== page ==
Melbourne Athenaeum is the oldest public institution in Victoria, founded 1839. Two theatres, complete with Ticketmaster services and a subscription library of approximately 60,000 books are contained in the building which was built in 1842. The archives collection is in the process of being arranged and described.
The library was established in 1839 in a weatherboard cottage in Bourke Street with donated books and continues today as a modern subscription library in the heart of the city. The Archives project commenced in 2005 and has provided research support for a range of research projects including a volume of essays about its history; publication of several papers in historical journals; an exhibition of pictures (displayed in the theatre foyer) and assisted numerous students, including PhD candidates, family historians, writers of fact and fiction.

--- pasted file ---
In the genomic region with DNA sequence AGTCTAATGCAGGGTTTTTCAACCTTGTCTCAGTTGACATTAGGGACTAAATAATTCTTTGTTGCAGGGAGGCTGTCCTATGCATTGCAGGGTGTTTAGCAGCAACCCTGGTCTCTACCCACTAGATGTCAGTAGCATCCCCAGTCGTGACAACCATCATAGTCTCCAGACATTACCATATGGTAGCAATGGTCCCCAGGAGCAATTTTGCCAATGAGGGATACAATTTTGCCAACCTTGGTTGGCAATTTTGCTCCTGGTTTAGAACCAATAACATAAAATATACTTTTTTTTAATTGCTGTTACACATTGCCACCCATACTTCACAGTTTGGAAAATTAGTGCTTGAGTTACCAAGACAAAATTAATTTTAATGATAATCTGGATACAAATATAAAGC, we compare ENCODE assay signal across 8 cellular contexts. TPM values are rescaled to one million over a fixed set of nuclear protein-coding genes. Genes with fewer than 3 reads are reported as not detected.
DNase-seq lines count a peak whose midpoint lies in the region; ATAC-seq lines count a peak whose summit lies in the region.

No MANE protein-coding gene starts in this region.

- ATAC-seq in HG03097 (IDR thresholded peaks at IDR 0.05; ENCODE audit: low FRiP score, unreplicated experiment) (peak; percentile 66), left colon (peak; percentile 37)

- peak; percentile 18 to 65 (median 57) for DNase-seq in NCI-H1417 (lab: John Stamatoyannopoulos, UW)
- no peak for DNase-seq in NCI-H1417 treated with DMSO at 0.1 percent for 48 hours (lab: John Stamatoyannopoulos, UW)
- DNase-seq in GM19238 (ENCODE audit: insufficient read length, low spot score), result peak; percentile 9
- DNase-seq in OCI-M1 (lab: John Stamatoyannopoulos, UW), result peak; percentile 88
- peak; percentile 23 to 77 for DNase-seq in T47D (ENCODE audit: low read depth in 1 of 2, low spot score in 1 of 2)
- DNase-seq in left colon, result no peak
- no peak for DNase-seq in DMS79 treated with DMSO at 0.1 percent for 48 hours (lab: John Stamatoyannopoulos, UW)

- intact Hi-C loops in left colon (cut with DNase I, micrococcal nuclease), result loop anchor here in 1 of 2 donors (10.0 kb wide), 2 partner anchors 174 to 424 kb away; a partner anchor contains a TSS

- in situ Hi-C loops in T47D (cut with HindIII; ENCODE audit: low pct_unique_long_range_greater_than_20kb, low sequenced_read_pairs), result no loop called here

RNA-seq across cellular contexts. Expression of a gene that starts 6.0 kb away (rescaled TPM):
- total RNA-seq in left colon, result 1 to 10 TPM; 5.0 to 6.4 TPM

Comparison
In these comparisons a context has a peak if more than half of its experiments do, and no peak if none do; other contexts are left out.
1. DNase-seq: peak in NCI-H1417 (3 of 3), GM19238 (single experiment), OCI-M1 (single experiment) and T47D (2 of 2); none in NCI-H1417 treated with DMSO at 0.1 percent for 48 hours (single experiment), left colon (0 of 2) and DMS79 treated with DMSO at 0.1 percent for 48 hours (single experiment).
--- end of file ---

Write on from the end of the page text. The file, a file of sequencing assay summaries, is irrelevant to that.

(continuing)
The Melbourne Athenaeum Library has special significance to the city not only because of its continuous service to its members since 1839, but also to the links to the Melbourne?s founders, far-sighted men from all walks of life who understood the need for knowledge and the importance of literature. The institution has operated from the same site in Collins Street since 1842 when the original building, a two-storey Georgian-style construction, was first occupied. The Melbourne Athenaeum Archives covers the history of the institution which was formed in 1839, a few years after European settlement. The visionary men involved established a cultural and social hub for Melbourne that has endured despite financial difficulties. The Melbourne Athenaeum continues to be managed by a voluntary Committee of Management, supporting a popular subscription library and a theatre that provides a wide variety of live entertainments for the citizens of Melbourne.